Yevgeniy Zenchenko, MD is a member of the following medical societies: American Academy of Family Physicians

Disclosure: Nothing to disclose.

Mary L Windle, PharmD Adjunct Associate Professor, University of Nebraska Medical Center College of Pharmacy; Editor-in-Chief, Medscape Drug Reference

Disclosure: Nothing to disclose.

Robert A Schwartz, MD, MPH Professor and Head of Dermatology, Professor of Pathology, Pediatrics, Medicine, and Preventive Medicine and Community Health, Rutgers New Jersey Medical School; Visiting Professor, Rutgers University School of Public Affairs and Administration

Robert A Schwartz, MD, MPH is a member of the following medical societies: Alpha Omega Alpha, New York Academy of Medicine, American Academy of Dermatology, American College of Physicians, Sigma Xi

Disclosure: Nothing to disclose.

Dirk M Elston, MD Professor and Chairman, Department of Dermatology and Dermatologic Surgery, Medical University of South Carolina College of Medicine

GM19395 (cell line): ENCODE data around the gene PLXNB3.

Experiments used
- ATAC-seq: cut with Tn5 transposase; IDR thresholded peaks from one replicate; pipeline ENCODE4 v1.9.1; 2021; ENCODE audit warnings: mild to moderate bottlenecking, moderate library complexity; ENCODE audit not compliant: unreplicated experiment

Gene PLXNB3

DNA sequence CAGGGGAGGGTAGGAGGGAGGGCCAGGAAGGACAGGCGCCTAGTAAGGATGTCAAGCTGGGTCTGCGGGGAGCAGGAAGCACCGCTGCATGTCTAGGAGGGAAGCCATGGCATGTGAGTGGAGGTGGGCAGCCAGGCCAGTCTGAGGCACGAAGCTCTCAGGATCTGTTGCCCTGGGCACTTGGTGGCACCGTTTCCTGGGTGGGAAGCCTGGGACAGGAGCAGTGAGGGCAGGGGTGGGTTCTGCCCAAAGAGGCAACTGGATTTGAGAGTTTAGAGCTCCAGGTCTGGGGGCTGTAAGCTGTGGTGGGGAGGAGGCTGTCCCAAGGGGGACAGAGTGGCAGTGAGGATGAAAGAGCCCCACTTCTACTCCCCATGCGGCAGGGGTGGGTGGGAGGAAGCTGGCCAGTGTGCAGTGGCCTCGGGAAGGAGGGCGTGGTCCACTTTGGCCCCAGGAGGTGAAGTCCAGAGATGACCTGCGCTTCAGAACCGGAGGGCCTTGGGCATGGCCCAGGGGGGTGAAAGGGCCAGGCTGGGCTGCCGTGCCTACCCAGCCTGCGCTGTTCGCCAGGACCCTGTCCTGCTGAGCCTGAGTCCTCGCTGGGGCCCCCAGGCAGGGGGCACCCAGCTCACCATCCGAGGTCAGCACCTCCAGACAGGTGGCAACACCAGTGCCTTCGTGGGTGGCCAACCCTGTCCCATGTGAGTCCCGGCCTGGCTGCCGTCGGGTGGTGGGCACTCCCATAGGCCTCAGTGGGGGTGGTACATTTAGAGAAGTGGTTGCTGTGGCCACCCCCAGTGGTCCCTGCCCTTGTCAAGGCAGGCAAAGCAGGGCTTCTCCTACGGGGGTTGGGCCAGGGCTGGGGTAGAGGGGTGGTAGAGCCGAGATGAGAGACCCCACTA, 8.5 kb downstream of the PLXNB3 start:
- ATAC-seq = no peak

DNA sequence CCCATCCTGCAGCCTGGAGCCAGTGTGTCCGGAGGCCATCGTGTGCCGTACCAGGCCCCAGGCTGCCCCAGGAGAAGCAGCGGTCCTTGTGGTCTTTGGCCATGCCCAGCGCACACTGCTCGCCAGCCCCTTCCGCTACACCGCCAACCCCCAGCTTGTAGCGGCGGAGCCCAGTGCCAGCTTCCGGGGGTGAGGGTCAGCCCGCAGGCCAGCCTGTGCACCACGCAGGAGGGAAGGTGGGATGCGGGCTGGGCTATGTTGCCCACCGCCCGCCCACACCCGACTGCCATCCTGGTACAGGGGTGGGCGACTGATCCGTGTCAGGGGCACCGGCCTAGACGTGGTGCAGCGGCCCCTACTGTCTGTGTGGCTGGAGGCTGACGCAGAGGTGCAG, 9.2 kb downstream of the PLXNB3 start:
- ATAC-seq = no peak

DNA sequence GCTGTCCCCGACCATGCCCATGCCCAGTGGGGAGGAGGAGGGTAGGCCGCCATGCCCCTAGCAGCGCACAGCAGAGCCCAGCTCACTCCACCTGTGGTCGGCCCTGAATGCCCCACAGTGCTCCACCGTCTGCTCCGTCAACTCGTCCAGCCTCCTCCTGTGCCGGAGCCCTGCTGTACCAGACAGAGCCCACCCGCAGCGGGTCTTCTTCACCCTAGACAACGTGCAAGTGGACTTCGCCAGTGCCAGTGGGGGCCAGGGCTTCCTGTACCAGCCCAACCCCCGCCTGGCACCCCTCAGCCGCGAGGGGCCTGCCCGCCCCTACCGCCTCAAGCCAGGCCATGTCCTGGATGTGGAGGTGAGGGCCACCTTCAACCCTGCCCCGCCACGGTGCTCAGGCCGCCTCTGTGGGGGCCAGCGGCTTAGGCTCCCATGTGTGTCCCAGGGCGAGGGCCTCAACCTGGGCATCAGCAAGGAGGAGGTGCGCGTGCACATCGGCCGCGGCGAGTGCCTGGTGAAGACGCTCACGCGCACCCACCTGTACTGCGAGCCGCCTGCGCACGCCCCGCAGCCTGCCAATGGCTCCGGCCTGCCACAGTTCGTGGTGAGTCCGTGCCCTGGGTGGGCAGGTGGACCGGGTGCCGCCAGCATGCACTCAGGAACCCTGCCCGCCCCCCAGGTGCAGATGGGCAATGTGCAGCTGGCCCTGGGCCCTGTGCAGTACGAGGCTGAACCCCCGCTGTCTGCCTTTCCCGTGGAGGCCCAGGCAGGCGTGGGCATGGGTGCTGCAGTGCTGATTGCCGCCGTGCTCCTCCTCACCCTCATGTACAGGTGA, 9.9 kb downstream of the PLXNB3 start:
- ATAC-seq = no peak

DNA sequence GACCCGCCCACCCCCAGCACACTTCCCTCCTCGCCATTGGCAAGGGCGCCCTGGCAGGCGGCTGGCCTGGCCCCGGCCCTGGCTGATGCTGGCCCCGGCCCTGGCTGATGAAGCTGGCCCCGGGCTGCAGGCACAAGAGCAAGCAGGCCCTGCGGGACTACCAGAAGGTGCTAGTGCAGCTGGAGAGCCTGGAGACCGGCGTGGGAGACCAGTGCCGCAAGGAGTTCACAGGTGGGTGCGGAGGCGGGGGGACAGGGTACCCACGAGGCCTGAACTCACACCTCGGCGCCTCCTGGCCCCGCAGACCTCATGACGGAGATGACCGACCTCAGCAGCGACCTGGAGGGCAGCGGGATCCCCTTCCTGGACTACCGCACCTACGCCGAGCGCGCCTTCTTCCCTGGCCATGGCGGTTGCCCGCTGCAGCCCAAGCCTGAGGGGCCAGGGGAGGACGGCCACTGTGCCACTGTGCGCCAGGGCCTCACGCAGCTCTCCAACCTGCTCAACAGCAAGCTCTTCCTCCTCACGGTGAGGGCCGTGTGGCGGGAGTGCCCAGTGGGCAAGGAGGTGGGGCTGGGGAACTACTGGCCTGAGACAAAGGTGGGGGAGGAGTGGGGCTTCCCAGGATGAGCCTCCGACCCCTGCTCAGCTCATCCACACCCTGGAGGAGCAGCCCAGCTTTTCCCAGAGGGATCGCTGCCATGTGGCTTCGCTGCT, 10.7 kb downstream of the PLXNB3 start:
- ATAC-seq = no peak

Dirk M Elston, MD is a member of the following medical societies: American Academy of Dermatology

Disclosure: Nothing to disclose.

Kevin P Connelly, DO Clinical Assistant Professor, Department of Pediatrics, Division of General Pediatrics and Emergency Care, Virginia Commonwealth University School of Medicine; Medical Director, Paws for Health Pet Visitation Program of the Richmond SPCA; Pediatric Emergency Physician, Emergency Consultants Inc, Chippenham Medical Center

Kevin P Connelly, DO is a member of the following medical societies: American Academy of Pediatrics, American College of Osteopathic Pediatricians, American Osteopathic Association

Disclosure: Nothing to disclose.

Brett Steinberg, DO Primary Care/Internal Medicine, Staff Physician, US Army Medical Activity, Bavaria

Brett Steinberg, DO is a member of the following medical societies: American Osteopathic Association

Disclosure: Nothing to disclose.

Mark A Crowe, MD Assistant Clinical Instructor, Department of Medicine, Division of Dermatology, University of Washington School of Medicine

Mark A Crowe, MD is a member of the following medical societies: American Academy of Dermatology and North American Clinical Dermatologic Society

Disclosure: Nothing to disclose.

Pediatric Pyogenic Granuloma